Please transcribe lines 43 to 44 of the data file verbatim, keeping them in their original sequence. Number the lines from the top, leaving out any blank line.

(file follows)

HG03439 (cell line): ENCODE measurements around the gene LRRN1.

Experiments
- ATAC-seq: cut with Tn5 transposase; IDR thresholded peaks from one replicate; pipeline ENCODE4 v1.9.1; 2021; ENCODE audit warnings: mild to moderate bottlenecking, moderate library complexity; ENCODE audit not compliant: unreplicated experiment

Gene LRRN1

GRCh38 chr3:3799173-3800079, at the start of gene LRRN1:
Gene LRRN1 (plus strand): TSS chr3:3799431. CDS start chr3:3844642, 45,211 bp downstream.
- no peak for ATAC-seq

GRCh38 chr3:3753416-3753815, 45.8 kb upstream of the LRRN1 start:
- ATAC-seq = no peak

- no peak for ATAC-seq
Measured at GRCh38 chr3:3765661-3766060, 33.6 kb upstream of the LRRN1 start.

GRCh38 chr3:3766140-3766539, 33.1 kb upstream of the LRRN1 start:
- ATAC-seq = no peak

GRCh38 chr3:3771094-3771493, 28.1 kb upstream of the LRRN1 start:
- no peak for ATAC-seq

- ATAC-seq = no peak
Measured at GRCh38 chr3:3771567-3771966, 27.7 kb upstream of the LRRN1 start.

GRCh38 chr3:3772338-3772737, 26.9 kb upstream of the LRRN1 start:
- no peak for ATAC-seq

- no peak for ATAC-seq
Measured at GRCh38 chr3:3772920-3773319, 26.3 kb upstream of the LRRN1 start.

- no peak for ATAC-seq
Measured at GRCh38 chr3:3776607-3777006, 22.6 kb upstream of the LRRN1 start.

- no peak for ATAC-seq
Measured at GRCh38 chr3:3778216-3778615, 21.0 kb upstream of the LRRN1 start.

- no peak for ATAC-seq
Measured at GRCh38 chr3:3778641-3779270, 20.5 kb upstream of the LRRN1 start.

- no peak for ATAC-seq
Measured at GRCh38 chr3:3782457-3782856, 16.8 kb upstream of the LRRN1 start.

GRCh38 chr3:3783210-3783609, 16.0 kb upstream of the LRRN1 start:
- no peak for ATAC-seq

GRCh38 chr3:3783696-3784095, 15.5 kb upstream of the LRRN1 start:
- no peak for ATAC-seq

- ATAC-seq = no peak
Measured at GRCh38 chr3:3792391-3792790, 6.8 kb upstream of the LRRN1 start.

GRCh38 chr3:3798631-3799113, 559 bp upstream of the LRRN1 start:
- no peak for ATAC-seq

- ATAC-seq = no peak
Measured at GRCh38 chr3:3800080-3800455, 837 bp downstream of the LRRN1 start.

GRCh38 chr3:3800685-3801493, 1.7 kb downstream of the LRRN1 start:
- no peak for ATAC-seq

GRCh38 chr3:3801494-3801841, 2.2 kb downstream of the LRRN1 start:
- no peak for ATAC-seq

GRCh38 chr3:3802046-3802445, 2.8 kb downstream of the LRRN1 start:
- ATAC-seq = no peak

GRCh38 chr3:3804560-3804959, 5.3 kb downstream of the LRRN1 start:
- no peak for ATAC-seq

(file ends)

- no peak for ATAC-seq

GRCh38 chr3:3802046-3802445, 2.8 kb downstream of the LRRN1 start: